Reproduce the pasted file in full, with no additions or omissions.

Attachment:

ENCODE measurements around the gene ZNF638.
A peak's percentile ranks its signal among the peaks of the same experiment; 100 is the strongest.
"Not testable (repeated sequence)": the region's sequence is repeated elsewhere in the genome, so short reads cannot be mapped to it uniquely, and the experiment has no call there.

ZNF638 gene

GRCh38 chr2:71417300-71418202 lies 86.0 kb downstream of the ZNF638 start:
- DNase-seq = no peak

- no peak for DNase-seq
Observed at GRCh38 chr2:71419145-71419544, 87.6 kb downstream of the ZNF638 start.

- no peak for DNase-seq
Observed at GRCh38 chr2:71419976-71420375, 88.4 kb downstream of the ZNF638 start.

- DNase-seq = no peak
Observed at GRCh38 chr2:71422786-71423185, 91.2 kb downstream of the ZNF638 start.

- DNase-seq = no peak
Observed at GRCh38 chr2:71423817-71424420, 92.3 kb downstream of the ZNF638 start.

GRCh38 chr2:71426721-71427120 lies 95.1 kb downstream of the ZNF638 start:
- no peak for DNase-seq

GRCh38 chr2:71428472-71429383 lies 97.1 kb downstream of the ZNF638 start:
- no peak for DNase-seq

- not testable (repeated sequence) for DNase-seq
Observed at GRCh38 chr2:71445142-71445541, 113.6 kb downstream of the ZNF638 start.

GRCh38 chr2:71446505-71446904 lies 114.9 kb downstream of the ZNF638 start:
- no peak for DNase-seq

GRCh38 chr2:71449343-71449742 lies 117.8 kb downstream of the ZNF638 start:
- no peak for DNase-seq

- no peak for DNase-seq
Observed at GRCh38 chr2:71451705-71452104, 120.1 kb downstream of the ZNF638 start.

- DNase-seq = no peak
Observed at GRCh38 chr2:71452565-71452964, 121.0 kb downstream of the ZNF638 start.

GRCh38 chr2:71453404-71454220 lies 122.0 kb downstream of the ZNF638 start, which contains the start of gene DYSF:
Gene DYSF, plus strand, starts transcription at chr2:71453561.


ENCODE measurements around the gene ZNF638.
A peak's percentile ranks its signal among the peaks of the same experiment; 100 is the strongest.
"Not testable (repeated sequence)": the region's sequence is repeated elsewhere in the genome, so short reads cannot be mapped to it uniquely, and the experiment has no call there.

ZNF638 gene

GRCh38 chr2:71417300-71418202 lies 86.0 kb downstream of the ZNF638 start:
- DNase-seq = no peak

- no peak for DNase-seq
Observed at GRCh38 chr2:71419145-71419544, 87.6 kb downstream of the ZNF638 start.

- no peak for DNase-seq
Observed at GRCh38 chr2:71419976-71420375, 88.4 kb downstream of the ZNF638 start.

- DNase-seq = no peak
Observed at GRCh38 chr2:71422786-71423185, 91.2 kb downstream of the ZNF638 start.

- DNase-seq = no peak
Observed at GRCh38 chr2:71423817-71424420, 92.3 kb downstream of the ZNF638 start.

GRCh38 chr2:71426721-71427120 lies 95.1 kb downstream of the ZNF638 start:
- no peak for DNase-seq

GRCh38 chr2:71428472-71429383 lies 97.1 kb downstream of the ZNF638 start:
- no peak for DNase-seq

- not testable (repeated sequence) for DNase-seq
Observed at GRCh38 chr2:71445142-71445541, 113.6 kb downstream of the ZNF638 start.

GRCh38 chr2:71446505-71446904 lies 114.9 kb downstream of the ZNF638 start:
- no peak for DNase-seq

GRCh38 chr2:71449343-71449742 lies 117.8 kb downstream of the ZNF638 start:
- no peak for DNase-seq

- no peak for DNase-seq
Observed at GRCh38 chr2:71451705-71452104, 120.1 kb downstream of the ZNF638 start.

- DNase-seq = no peak
Observed at GRCh38 chr2:71452565-71452964, 121.0 kb downstream of the ZNF638 start.

GRCh38 chr2:71453404-71454220 lies 122.0 kb downstream of the ZNF638 start, which contains the start of gene DYSF:
Gene DYSF, plus strand, starts transcription at chr2:71453561.